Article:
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CRW2023_09 Methodologies for sampling fish populations in Scottish freshwater lochs

Freshwater Loch - Photo Credit: Rebekah Burman

Type of project: Capacity Building

Aim: The overall aim of this project is to review available fish sampling techniques in freshwater lochs in Scotland, including the limitations of each method, and to provide recommendations on the best techniques for regulators and advisers. 

Project Status: In procurement

Budget: Up to a maximum of £45,000.

Application deadline: 28th November, 15:00

Project Specification

Project Objectives

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CREW Science Policy Fellowships - Flood resilience in Scotland

Street Flooding - Photo credit: Carol Taylor

Type of project: CREW Science Policy Fellowship

Autumn 2023 Call: CREW intends to commission up to three Science Policy Fellowships which are aligned to, and support, the development of Scotland’s first Flood Resilience Strategy. 

Project Status: Procurement







CREW Science Policy Fellowships intend to support evidence-based decisions by providing the opportunity for Scotland’s research community to advocate for critical science that addresses upcoming water-related policy, regulatory and/or industry needs.  This ‘research-push’ workstream compliments CREW’s ‘policy-pull’ Capacity Building and Call Down workstreams in facilitating exchanges of expert knowledge between Scottish Higher Education Institutes (HEIs) and Research Institutes, and policymakers, regulators, and industry representatives. 


CREW Science Policy Fellowship funding is open to applications from all relevant Scottish HEIs and Research Institutes (approved subcontractors).  Approved subcontractors have received a copy of CREW’s Terms and Conditions.  CREW encourages applications from experienced to early career researchers (ECRs) under the supervision and mentorship of experienced researchers.







Project Objectives

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6th September 2023

CREW's Register of Expertise for the water sector - an online, searchable platform

CREW's Register of Expertise

Connecting opportunity and capability in water science and policy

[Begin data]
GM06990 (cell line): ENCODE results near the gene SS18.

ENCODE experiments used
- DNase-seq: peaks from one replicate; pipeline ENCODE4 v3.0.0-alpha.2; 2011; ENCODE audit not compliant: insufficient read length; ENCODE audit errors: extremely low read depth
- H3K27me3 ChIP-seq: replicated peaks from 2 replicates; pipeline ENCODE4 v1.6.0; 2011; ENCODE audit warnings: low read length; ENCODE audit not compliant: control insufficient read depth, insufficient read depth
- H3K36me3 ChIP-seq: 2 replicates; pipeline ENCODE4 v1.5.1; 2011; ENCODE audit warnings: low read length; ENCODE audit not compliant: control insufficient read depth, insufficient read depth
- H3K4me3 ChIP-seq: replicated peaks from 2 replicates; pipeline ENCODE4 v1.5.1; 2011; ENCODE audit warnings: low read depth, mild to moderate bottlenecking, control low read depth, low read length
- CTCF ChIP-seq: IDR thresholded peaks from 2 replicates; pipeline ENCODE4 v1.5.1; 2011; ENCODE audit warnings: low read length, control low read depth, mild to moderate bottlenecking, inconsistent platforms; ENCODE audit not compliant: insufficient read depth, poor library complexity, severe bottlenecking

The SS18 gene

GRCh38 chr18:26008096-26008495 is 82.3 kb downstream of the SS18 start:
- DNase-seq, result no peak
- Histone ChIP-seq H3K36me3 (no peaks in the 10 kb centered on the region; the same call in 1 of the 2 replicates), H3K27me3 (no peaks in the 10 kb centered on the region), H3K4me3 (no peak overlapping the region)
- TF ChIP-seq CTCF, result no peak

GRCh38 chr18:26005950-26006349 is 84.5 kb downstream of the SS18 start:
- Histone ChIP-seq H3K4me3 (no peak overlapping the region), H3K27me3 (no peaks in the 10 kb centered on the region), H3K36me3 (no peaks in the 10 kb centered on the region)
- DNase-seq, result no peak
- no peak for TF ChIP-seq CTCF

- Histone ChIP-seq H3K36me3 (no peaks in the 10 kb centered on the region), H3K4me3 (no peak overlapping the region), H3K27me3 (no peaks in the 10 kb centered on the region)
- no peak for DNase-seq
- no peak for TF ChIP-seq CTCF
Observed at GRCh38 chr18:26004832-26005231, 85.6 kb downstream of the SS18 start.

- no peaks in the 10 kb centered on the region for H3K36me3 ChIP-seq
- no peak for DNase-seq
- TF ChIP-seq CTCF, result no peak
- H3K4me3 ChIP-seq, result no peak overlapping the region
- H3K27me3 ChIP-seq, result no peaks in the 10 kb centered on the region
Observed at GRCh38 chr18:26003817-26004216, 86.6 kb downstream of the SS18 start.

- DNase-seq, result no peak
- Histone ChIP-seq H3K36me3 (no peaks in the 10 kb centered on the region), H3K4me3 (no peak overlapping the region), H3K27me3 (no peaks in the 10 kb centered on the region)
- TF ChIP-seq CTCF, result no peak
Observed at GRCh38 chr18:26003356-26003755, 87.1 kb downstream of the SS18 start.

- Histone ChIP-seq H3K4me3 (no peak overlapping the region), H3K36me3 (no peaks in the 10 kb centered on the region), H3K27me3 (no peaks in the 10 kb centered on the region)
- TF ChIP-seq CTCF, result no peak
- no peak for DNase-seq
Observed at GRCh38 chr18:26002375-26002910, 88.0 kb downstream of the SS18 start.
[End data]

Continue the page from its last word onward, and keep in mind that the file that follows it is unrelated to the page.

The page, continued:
Connect to opportunities
Reach out to colleagues and share your work
Explore skills and find solutions
Widen your network


CREW's water sector Register of Expertise was launched on World Water Day March 22nd 2023. 

Learn all about it here!


Aim: The Register of Expertise aims to:

  • support colleagues in the Scottish water community access information on water experts and expertise;
  • provide a platform to increase visibility and interconnectedness when searching for new project consortia and wider collaborations; and
  • facilitate a network of expertise from academia, industry, regulation, and policy.

Development: The project was annouced at a CREW engagement workshop with Higher Education Institutes and Research Institutes, and suggestions and feedback was taken on board.  A scoping study reviewed the evidence base on contemporary research taxonomies, related methodologies and technical characteristics and functionality of a range of online expert-finding systems.

Find an Expert: The Register of Expertise contains information on who relevant experts are, where they are working, what role, research expertise, experience, and skills they possess and how they contribute to CREW projects and Scotland’s science: policy interface on water. Search by (a combination of) Geographical region of research operations, specialist areas, environmental sector, discipline, technology, role or by name! 

Register: Researchers and practitioners alike can register in seven steps from a mobile phone or computer. Accounts are verified by the CREW team, then users can complete their profiles and update them at any time.  Users can also link to their existing profiles and identifiers (e.g., LinkedIn, ResearchGate, Orchid) and reference key CREW publications and wider outputs.